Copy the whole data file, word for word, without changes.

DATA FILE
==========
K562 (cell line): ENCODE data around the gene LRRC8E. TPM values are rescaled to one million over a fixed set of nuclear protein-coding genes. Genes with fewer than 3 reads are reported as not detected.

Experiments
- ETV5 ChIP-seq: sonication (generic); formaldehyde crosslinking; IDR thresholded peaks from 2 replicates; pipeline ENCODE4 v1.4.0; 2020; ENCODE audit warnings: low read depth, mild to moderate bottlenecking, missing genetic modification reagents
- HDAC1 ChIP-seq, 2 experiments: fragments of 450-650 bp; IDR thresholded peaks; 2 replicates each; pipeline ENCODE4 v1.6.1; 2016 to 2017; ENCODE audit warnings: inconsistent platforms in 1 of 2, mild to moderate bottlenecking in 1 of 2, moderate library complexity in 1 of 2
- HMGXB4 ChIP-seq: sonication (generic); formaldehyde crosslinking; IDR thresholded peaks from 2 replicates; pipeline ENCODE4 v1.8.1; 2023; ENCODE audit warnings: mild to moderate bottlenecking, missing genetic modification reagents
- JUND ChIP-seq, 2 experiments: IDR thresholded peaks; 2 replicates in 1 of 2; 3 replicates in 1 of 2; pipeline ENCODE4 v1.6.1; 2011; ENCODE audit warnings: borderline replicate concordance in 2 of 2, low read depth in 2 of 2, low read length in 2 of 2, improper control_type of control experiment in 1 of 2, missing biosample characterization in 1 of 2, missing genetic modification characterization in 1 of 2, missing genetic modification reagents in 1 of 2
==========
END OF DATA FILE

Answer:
K562 (cell line): ENCODE data around the gene LRRC8E. TPM values are rescaled to one million over a fixed set of nuclear protein-coding genes. Genes with fewer than 3 reads are reported as not detected.

Experiments
- ETV5 ChIP-seq: sonication (generic); formaldehyde crosslinking; IDR thresholded peaks from 2 replicates; pipeline ENCODE4 v1.4.0; 2020; ENCODE audit warnings: low read depth, mild to moderate bottlenecking, missing genetic modification reagents
- HDAC1 ChIP-seq, 2 experiments: fragments of 450-650 bp; IDR thresholded peaks; 2 replicates each; pipeline ENCODE4 v1.6.1; 2016 to 2017; ENCODE audit warnings: inconsistent platforms in 1 of 2, mild to moderate bottlenecking in 1 of 2, moderate library complexity in 1 of 2
- HMGXB4 ChIP-seq: sonication (generic); formaldehyde crosslinking; IDR thresholded peaks from 2 replicates; pipeline ENCODE4 v1.8.1; 2023; ENCODE audit warnings: mild to moderate bottlenecking, missing genetic modification reagents
- JUND ChIP-seq, 2 experiments: IDR thresholded peaks; 2 replicates in 1 of 2; 3 replicates in 1 of 2; pipeline ENCODE4 v1.6.1; 2011; ENCODE audit warnings: borderline replicate concordance in 2 of 2, low read depth in 2 of 2, low read length in 2 of 2, improper control_type of control experiment in 1 of 2, missing biosample characterization in 1 of 2, missing genetic modification characterization in 1 of 2, missing genetic modification reagents in 1 of 2